Predicting ICU Readmission After Cardiac Surgery

Abstract & Commentary

Synopsis: Patients most likely to be readmitted to the ICU were those with the longest time in the ICU prior to discharge. The most common reason for readmission was pulmonary problems.

Source: Cohn WE, et al. Chest 1999:116:688-692.

To evaluate factors that increase the likelihood of intensive care unit (ICU) readmission, Cohn and colleagues surveyed 2388 consecutive patients who underwent cardiac surgery at their institution from 1994-1997. Patients were excluded from analysis if they died during surgery (n = 15), in the ICU (n = 87), or when available data were incomplete (n = 58), yielding a final sample of 2228 patients. Of these patients, 128 were readmitted to the ICU. One investigator who identified the single most prominent reason for ICU readmission reviewed the discharge summary of each patient readmitted to the ICU.

Over the four-year period, ICU stay decreased (P = 0.048), but ICU readmission as a percentage of discharges increased from 3.9% (1994) to 8.4% (1997) (P = 0.005). When patients readmitted to the ICU were divided into four equal groups based on their initial ICU length of stay (LOS; 1 = shortest; 4 = longest), the incidence of readmission was 3.9%, 5.2%, 4.7%, and 9.2%, respectively. Patients who required readmission had a longer (P = 0.008) mean initial ICU LOS as compared with those who did not require readmission. "Long stay" patients also had a longer secondary stay compared with "short stay" patients.

Preoperative factors associated with a greater likelihood of ICU readmission included a history of congestive heart failure (P = 0.0001), lower left ventricular ejection fraction (P = 0.0080), female gender (P = 0.019) and > three comorbidities. Postoperative and intraoperative factors associated with increased likelihood of ICU readmission included a greater weight gain during ICU stay (P = 0.038), longer initial ventilator time (P = 0.038), and homologous blood use in the operating room (P = 0.045). Three factors accounted for 75% of all readmissions: respiratory problems (40.6%), dysrhythmias (21.1%), and the need to return to the operative room (13.3%). The percentage of patients readmitted for pulmonary problems rose from 1.5% (1994) and 0.9% (1995) to 3.2 % (1996) and 3.0% (1997) (P= 0001).

Comment by Leslie A. Hoffman, PhD, RN

This study was prompted by a review on the part of the cardiac surgical team that indicated an apparent increase in the return of patients to the ICU after an initial discharge. This observation raised concerns that the decrease in post-cardiac surgery ICU LOS prompted by managed care had adversely affected patient outcomes. However, the central finding of the study was that patients most likely to return to the ICU were those with the longest stay, not those with the shortest stay.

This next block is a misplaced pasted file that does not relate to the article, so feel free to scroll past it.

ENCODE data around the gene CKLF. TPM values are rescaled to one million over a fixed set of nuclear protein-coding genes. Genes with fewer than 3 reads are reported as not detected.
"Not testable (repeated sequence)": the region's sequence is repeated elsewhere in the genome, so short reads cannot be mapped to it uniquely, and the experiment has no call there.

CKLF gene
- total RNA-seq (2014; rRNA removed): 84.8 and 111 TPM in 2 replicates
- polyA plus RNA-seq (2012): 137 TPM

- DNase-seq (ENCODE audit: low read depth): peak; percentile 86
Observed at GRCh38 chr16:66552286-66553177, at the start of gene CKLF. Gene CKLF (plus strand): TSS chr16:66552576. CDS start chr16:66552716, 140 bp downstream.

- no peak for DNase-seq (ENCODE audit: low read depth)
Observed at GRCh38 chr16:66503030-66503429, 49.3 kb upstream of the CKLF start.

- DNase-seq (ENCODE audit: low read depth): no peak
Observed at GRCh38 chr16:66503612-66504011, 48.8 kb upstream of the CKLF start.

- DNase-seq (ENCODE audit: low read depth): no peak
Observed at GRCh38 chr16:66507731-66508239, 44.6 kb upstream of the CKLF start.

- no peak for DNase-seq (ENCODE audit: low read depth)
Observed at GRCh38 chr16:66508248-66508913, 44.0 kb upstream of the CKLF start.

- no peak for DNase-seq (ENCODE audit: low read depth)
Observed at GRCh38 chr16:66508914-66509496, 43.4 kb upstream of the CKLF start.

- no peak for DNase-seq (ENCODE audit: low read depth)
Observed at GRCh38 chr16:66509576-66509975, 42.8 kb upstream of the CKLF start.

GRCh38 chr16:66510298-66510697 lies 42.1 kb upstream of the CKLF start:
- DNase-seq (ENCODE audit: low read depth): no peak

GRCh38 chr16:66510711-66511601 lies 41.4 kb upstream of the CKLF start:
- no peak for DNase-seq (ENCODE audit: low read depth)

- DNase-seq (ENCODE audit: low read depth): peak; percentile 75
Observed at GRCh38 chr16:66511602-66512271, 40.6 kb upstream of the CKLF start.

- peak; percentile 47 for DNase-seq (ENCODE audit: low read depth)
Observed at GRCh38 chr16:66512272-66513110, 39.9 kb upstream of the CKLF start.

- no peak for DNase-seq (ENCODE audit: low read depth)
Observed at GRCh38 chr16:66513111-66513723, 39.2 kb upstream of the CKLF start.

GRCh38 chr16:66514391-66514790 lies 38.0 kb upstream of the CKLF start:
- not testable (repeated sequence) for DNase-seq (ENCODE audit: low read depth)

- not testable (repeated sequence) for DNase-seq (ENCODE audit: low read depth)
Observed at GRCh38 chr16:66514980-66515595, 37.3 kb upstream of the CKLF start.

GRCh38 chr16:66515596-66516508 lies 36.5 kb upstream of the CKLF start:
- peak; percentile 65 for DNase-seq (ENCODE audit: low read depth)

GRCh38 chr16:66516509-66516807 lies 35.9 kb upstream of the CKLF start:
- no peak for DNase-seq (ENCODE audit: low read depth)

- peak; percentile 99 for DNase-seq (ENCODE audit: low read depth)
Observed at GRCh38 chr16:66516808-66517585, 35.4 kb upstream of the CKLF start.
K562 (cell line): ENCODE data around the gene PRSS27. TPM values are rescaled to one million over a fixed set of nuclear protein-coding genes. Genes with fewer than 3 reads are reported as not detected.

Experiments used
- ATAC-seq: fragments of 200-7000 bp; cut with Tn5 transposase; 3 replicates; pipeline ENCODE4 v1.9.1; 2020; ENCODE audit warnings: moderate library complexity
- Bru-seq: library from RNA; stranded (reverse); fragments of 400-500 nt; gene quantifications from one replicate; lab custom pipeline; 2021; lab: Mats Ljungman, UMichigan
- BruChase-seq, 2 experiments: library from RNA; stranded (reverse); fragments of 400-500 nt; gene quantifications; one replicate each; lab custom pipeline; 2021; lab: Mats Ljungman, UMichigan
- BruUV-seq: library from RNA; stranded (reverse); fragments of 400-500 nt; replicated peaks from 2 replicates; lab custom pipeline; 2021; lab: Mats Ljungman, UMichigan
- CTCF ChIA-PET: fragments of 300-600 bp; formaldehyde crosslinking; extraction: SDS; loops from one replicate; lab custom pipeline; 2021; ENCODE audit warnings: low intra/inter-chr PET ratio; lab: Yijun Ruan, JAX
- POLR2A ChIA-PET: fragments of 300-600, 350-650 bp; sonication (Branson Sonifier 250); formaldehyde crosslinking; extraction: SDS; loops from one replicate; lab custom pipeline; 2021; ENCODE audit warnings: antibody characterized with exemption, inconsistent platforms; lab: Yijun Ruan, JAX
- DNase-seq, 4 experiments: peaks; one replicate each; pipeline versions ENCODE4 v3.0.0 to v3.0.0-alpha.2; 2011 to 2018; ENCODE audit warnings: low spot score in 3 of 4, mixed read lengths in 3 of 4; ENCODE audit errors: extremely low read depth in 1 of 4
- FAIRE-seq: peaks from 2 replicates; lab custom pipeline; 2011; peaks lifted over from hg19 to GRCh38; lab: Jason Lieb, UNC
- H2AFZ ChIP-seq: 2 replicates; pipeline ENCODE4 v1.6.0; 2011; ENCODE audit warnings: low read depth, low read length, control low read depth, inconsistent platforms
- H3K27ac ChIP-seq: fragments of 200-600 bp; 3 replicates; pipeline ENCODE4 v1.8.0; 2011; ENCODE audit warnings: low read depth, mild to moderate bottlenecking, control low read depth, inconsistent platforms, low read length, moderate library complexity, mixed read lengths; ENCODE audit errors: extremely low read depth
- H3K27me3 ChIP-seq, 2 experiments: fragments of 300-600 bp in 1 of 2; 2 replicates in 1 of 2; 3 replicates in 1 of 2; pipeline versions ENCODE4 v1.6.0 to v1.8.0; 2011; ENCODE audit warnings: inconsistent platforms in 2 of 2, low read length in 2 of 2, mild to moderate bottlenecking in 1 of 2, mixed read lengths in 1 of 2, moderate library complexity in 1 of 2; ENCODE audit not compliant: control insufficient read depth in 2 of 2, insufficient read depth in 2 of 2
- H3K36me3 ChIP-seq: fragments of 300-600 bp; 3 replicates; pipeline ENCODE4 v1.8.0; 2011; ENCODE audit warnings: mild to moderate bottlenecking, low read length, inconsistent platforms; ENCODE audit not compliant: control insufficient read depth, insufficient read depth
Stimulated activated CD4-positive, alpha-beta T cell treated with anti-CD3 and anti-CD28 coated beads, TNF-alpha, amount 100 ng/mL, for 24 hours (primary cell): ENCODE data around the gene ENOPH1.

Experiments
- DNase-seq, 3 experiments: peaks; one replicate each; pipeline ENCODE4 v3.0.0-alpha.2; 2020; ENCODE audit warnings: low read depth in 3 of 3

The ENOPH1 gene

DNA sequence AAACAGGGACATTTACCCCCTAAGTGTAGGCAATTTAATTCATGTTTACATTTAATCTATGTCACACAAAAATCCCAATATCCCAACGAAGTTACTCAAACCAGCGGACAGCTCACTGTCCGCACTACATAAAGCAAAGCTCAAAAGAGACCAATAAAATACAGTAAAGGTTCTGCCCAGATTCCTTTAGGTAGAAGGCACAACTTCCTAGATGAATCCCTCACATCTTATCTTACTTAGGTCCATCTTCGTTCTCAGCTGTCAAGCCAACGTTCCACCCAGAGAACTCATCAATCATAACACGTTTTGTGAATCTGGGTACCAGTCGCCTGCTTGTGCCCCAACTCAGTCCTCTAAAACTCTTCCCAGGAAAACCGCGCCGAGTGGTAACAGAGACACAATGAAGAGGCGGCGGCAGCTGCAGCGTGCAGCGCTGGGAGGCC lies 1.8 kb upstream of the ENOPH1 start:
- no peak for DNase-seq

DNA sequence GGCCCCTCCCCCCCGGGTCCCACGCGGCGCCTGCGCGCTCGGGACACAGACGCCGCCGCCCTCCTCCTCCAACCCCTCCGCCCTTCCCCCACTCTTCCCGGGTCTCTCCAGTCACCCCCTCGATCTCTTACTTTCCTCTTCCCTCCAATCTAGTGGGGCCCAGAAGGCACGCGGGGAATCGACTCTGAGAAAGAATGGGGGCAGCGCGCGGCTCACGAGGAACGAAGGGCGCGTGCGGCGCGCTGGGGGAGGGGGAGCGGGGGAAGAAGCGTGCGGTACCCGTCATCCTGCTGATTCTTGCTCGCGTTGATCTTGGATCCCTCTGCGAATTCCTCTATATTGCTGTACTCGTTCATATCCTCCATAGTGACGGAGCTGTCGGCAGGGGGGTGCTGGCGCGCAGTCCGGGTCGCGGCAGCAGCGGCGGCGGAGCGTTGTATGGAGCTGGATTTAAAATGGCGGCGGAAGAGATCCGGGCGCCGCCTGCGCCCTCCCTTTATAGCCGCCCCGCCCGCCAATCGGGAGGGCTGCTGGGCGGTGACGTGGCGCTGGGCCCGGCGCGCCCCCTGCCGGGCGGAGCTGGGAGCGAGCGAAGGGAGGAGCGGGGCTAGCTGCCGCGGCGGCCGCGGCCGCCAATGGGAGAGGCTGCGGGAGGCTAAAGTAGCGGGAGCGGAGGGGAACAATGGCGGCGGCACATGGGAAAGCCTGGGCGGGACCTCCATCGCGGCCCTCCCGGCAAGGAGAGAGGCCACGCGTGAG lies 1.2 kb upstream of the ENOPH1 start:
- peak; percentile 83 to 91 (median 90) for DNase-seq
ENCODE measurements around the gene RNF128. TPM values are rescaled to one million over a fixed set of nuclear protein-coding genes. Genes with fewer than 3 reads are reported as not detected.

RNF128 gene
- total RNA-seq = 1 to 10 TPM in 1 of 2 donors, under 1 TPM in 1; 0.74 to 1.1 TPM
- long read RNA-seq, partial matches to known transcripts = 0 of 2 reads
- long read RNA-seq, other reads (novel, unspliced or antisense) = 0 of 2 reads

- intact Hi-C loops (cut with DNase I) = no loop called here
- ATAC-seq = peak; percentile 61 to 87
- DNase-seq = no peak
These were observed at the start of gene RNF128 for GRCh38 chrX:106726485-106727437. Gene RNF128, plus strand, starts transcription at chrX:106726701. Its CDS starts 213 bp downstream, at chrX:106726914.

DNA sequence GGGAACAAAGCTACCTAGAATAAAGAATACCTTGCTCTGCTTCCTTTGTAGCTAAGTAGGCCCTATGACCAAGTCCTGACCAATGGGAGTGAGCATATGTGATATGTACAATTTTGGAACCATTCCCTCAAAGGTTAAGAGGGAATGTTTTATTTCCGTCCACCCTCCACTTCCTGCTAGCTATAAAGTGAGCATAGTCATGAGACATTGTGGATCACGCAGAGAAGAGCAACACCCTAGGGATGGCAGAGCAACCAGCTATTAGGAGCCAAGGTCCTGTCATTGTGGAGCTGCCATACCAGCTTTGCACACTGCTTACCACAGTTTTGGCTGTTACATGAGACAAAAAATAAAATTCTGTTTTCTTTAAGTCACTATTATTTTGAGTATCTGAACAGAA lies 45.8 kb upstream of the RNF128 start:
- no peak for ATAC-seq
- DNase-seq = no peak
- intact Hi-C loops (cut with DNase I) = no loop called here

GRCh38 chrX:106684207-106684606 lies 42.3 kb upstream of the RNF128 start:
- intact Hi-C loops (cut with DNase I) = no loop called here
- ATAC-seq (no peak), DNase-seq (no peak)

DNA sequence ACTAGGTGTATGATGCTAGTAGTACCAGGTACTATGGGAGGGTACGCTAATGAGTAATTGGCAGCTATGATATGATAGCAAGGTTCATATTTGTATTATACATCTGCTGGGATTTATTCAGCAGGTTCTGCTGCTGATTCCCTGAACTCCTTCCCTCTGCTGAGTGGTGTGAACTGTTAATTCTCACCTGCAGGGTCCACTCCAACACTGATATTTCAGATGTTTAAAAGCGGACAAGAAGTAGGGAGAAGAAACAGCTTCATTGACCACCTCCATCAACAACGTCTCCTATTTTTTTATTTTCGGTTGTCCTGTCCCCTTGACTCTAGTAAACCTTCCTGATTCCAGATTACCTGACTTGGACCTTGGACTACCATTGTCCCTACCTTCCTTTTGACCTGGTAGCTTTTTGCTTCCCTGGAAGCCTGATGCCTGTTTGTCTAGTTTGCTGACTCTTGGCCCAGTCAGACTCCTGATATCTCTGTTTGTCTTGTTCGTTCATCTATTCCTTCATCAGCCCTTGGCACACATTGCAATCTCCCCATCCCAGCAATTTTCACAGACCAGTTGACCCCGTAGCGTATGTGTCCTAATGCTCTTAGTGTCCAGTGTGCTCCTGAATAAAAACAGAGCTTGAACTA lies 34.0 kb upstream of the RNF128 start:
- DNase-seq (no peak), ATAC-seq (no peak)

Patients in this sample seemed typical of those individuals who require cardiac surgery: mean age was 65 ± 11.8 years, 32.4% were female, and 73.8% underwent coronary artery bypass grafting. However, no further information was given regarding preoperative health status. Patients were managed by one group of cardiac surgeons, with transfer to a surgical ICU staffed by surgical and anesthesiologist intensivists. After their ICU stay, patients were transferred to a dedicated rehabilitation unit with telemetry. ICU discharge was protocol-based, not time-based, and there was no evidence that unit capacity caused premature discharge.

Although many predictive factors identified in this study are not amenable to intervention, there were some notable exceptions. Patients who required ICU readmission were likely to have a greater mean weight gain while in the ICU (10.3 ± 4.7 kg vs 8.5 ± 5.6 kg), and longer time on mechanical ventilation. In almost half the cases, the reason for ICU readmission was a pulmonary problem which developed on the clinical unit. No information was given regarding stability of the nurse:patient ratios or respiratory care staffing during the four-year data collection interval. One of the many consequences of managed care has often been a decrease in the number of nurses and respiratory therapists available to manage the care of acutely ill patients, combined with an increase in patient severity of illness. We have substantially decreased ICU LOS for most cardiac surgery patients without adverse outcomes.

As Cohn et al note, the next challenge is to devise management strategies targeted at patients at high risk for ICU readmission that might prevent the need for readmission or, at the least, decrease the overall length of ICU stay. One method of accomplishing this goal is analysis of the extensive data in databases to determine causes of the problem. Another method involves testing innovative solutions. Kirby and Durbin (Respir Care 1996:41:903) tested the impact of a dedicated respiratory therapy assessment team for non-ICU patients that visited all patients prior to and following ICU discharge. The team was successful in reducing mortality of readmitted patients and the proportion of patients readmitted for respiratory failure. Broader testing of this and other creative solutions is needed to help patients at highest risk bridge the critical interval between ICU discharge and recovery.

Cardiac surgery patients most likely to be readmitted to the ICU had:

a. the shortest initial ICU stays.

b. the longest initial ICU stays.

c. intraoperative complications.

d. varying lengths of time in the ICU.